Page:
We can't help it - we're unashamed fangirls of the films of Hayao Miyazaki, as you can see from our past blog posts. So, when we found a list of Miyazaki's 50 favorite children's books, we were intrigued and wanted to share. There were some obvious ones - several "time-tested Western classics," and he made a movie based on The Borrowers, after all - and you can find a few of his choices namechecked in the documentary The Kingdom of Madness and Dreams. So, without further ado, we present to you the complete list of Miyazaki's favorite children's books, as available in the library catalog! We hope you find something you'd want to check out, or share with the children in your life, that will hopefully create a bit of  Miyazaki magic.

The Borrowers by Mary Norton

The Little Prince by Antoine de Saint-Exupéry

When Marnie Was There by Joan G. Robinson [eAudiobook]

Swallows and Amazons by Arthur Ransome 

The Flying Classroom by Erich Kästner

Hans Brinker, or The Silver Skates by Mary Mapes Dodge

The Secret Garden by Frances Hodgson Burnett

Eagle of The Ninth by Rosemary Sutcliff

The Three Musketeers by Alexandre Dumas, père

A Wizard of Earthsea by Ursula K. Le Guin

The Long Winter by Laura Ingalls Wilder

Heidi by Johanna Spyri

The Adventures of Tom Sawyer by Mark Twain

Little Lord Fauntleroy by Frances Hodgson Burnett

The Adventures of Sherlock Holmes by Arthur Conan Doyle

From the Mixed-Up Files of Mrs. Basil E. Frankweiler by E. L. Konigsburg

Alice's Adventures in Wonderland by  Lewis Carroll

The Little Bookroom by Eleanor Farjeon

Winnie-the-Pooh by A. A. Milne

Strange Stories from a Chinese Studio by Pu Songling [eBook]

Robinson Crusoe by Daniel Defoe

The Hobbit by  J. R. R. Tolkien

Journey to the West by Wu Cheng'en [eBook]

Twenty Thousand Leagues Under the Sea by  Jules Verne

Treasure Island by Robert Louis Stevenson
The Wind in the Willows by Kenneth Grahame

The Little Humpbacked Horse by Pyotr Pavlovich Yershov

The Little White Horse by Elizabeth Goudge [eAudiobook]


Tuesday, October 10, 2017

Happy Belated Birthday, Pema Chodron

Paper lotus flowers. Photo. Britannica ImageQuest, Encyclopædia Britannica, 25 May 2016. Accessed 29 Aug 2017.

Pema Chödrön, who was born on July 14, 1936, is an American Tibetan Buddhist. She was born Deirdre Blomfield-Brown and is a graduate of Miss Porter's School in Connecticut and the University of California at Berkeley. Pema worked as an elementary school teacher in California and New Mexico and is a mother and grandmother.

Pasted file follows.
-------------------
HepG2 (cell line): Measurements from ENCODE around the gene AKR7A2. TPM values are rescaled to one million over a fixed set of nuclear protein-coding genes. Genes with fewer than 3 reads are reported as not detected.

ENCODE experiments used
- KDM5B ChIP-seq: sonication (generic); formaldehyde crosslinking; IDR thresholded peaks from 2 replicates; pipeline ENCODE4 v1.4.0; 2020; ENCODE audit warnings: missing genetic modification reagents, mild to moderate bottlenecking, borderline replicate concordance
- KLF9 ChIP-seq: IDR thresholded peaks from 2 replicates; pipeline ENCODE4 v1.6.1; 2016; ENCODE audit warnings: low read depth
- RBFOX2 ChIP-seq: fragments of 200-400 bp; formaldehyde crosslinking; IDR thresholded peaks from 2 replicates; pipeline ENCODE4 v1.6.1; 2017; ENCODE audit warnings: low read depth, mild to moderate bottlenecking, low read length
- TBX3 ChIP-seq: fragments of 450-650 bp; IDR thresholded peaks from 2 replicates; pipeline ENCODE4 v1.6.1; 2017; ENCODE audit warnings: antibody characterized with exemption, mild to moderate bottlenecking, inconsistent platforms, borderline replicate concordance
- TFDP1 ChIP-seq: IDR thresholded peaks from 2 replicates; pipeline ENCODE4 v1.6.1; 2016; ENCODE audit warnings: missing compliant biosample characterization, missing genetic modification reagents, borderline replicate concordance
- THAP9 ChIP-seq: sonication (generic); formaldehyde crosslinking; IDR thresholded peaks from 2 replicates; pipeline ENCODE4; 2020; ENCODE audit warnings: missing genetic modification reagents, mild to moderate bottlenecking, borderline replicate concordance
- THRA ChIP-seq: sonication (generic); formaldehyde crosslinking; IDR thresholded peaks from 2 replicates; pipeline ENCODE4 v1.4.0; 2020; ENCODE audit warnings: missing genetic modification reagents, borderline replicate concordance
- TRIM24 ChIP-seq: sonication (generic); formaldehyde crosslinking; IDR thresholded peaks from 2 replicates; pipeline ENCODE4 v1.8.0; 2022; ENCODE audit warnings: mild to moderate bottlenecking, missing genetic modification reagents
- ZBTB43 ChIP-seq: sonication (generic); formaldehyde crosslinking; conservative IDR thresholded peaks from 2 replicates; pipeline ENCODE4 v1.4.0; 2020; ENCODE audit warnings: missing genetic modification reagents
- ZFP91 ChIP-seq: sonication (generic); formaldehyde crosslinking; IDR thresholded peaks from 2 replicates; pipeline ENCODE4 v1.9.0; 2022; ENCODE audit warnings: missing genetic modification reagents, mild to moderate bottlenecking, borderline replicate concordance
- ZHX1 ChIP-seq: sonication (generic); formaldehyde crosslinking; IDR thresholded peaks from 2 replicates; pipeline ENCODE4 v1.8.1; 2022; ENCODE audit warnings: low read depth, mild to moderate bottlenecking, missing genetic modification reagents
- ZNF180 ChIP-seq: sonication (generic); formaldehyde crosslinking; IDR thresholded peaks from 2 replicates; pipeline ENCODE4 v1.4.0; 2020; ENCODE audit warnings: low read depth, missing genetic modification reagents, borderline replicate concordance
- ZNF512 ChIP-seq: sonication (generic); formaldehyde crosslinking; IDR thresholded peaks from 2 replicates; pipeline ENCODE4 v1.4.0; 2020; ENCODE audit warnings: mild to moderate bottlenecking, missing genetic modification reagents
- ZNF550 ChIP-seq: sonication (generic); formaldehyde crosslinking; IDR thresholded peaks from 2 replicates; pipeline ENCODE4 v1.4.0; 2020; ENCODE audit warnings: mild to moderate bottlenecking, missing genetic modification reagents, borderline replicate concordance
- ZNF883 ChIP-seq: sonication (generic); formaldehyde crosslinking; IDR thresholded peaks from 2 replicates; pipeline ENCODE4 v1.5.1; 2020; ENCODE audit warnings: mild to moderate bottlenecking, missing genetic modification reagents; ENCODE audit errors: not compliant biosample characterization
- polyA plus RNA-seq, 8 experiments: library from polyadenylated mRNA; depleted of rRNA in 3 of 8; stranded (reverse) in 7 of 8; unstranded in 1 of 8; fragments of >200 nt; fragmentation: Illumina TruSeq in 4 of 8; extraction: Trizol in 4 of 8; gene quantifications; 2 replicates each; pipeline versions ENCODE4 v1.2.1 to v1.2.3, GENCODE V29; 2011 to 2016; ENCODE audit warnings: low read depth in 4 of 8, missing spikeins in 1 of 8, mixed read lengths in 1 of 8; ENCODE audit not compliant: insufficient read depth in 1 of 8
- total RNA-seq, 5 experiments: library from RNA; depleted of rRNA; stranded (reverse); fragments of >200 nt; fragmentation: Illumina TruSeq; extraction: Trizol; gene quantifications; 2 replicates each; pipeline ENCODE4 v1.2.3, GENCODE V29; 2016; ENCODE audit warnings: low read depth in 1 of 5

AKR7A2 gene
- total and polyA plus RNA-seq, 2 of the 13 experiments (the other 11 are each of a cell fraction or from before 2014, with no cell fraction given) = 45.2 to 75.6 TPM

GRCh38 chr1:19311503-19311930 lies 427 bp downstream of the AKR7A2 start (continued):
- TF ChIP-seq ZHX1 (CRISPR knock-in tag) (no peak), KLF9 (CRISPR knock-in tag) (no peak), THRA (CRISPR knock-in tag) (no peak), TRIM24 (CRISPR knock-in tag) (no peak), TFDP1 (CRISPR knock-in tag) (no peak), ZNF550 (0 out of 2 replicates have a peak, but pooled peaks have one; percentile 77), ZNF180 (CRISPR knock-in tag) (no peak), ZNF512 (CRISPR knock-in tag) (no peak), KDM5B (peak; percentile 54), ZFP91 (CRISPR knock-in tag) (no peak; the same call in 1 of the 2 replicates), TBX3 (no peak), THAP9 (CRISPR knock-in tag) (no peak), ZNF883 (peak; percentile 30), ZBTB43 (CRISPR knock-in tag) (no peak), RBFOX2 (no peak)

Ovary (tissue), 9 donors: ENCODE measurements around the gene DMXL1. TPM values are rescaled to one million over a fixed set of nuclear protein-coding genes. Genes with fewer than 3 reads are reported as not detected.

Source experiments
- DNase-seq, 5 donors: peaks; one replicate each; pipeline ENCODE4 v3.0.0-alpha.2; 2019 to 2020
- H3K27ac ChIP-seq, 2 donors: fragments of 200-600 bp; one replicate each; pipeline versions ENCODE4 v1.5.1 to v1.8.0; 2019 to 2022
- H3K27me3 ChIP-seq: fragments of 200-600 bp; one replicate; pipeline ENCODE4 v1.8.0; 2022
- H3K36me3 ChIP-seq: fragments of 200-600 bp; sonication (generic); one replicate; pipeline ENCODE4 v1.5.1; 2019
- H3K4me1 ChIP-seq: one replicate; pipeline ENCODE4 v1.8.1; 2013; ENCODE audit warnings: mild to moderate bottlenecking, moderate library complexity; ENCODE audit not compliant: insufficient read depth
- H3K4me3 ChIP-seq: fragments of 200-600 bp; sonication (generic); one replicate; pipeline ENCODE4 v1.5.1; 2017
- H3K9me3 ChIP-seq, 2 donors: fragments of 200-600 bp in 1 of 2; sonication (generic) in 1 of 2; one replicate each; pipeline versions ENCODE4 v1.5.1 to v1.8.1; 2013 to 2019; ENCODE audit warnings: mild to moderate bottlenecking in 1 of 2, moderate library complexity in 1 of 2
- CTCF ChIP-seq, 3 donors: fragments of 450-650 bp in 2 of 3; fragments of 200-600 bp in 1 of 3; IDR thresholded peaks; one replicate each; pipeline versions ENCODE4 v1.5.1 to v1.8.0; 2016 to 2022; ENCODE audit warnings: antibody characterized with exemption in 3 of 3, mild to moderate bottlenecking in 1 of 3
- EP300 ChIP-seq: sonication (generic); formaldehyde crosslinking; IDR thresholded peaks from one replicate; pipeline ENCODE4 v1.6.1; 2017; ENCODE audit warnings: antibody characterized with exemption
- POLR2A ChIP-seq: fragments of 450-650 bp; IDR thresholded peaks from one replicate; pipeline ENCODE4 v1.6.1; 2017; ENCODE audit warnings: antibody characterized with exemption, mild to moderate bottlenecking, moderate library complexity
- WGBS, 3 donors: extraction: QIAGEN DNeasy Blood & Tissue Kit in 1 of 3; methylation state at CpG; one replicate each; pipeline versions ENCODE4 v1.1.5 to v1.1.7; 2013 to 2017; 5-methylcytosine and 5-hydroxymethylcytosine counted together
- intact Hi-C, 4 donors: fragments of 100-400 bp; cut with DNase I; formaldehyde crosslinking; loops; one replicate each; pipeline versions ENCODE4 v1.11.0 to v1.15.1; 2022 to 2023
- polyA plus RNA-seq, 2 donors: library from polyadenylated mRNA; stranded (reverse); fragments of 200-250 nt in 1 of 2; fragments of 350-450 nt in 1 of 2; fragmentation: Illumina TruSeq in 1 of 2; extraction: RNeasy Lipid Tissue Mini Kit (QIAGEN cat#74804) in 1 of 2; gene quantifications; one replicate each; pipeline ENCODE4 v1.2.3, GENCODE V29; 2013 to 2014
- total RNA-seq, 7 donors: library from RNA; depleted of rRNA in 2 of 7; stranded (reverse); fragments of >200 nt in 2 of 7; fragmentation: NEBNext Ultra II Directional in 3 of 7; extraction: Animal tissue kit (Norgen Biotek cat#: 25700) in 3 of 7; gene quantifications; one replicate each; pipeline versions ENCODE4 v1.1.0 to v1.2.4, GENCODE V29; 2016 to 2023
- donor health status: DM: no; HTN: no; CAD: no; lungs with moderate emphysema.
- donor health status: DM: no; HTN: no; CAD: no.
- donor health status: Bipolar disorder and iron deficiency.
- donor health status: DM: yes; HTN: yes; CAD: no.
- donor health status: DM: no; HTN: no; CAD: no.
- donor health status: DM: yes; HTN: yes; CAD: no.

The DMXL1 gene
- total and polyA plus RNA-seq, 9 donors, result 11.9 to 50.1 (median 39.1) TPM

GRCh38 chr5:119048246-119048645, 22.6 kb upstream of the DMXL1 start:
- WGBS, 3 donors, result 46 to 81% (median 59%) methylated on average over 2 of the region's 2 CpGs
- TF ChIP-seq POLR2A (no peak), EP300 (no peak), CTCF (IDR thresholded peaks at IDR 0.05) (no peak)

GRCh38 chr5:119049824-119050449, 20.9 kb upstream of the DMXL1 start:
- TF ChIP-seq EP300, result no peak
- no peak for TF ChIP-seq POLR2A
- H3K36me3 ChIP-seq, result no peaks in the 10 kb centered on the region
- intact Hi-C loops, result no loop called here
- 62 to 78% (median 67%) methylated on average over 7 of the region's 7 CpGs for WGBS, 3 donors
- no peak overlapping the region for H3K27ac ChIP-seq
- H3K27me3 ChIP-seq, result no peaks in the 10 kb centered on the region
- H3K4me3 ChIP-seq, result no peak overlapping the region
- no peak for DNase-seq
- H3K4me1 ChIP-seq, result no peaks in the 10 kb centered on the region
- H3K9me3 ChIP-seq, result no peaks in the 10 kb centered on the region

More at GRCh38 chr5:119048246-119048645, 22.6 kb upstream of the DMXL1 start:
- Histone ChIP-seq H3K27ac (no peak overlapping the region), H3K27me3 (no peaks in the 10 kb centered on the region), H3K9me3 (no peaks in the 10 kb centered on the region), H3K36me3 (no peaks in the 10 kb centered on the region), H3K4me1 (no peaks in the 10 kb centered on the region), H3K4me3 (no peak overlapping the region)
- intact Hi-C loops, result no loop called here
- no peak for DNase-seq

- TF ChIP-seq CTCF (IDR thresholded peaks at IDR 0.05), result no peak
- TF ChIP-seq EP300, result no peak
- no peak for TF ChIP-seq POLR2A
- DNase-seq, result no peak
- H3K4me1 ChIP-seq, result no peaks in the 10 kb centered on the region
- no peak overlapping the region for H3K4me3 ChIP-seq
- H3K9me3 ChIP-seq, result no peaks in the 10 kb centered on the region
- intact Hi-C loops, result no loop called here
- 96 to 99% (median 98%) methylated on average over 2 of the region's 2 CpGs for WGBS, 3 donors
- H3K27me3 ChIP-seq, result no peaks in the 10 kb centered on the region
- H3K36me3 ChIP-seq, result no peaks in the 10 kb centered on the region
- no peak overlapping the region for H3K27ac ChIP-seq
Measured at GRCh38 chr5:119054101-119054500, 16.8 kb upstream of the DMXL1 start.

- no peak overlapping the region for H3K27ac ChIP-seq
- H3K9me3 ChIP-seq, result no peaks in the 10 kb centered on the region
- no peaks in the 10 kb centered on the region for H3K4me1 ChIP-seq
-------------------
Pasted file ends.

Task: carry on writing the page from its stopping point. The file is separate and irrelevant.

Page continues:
When Pema traveled to the French Alps, she met Lama Chime Rinpoche and began her Tibetan Buddhism studies. She began her novitiate as a nun in 1974 and when the Sixteenth Karmapa to England where she was studying, Pema was official ordained.

Pema's most profound and enlightening experiences as a student were with her teacher Chögyam Trungpa Rinpoche, until his death in 1987. In 1984, Pema moved to Cape Breton, Nova Scotia and became the director of Gampo Abbey and established a monastery for Western monks and nuns. Pema teaches in the United States and Canada and has recently completed an extended silent retreat.

Reading Pema Chödrön's books can help people from any faith perspective - or no faith at all, take responsibility for one's feelings, entrenched complexes, and cultivate a compassionate detachment from fear, self-absorption, and delusions. Her wisdom and clarity makes even the most challenging day possible to get through with some compassion and grace. I turn to Pema Chödrön for guidance and to see how a grown-up would handle any situation. Pema Chödrön isn't a perfect person, which she cheerfully owns up to by sharing her own experiences that anyone could relate to. What she holds out is the hope of trying again to get back onto the path when we are lead astray by our pride and expectations.

Fail, Fail Again, Fail Better by Pema Chödrön

How to Meditate: A Practical Guide to Making Friends With Your Mind  by Pema Chödrön

Living Beautifully With Uncertainty and Change by Pema Chödrön

No Time to Lose: A Timely Guide to the Way of the Bodhisattva by Pema Chödrön

Practicing Peace In Times of War by Pema Chödrön

When Things Fall Apart: Heart Advice For Difficult Times by Pema Chödrön

Thursday, October 5, 2017

Budget Cinema: Some Incidents in the History of B Movies

CREATURE FROM THE BLACK LAGOON (1954) - ADAMS, JULIE. Photography. Britannica ImageQuest, Encyclopædia Britannica, 25 May 2016. Accessed 13 Sep 2017.
B movies had their heyday during Hollywood's Golden Age (late 1920s-early 1960s). During the Great Depression, studios and movie theaters tried to entice moviegoers into the theater with a bill that could last more than 3 hours, with two features, cartoons, a newsreel, and previews of forthcoming films. The main attraction would be the A film, with the B feature being a lower budget genre film (often sci-fi, Western, or film noir) that was quickly produced, frequently using talent that was either waning or on the rise. The big studios had separate B-units to produce these films. These early B films were tied to the Big Five studio system - before 1948, major studios had their own theater chains, and there was a complicated booking system for A and B features.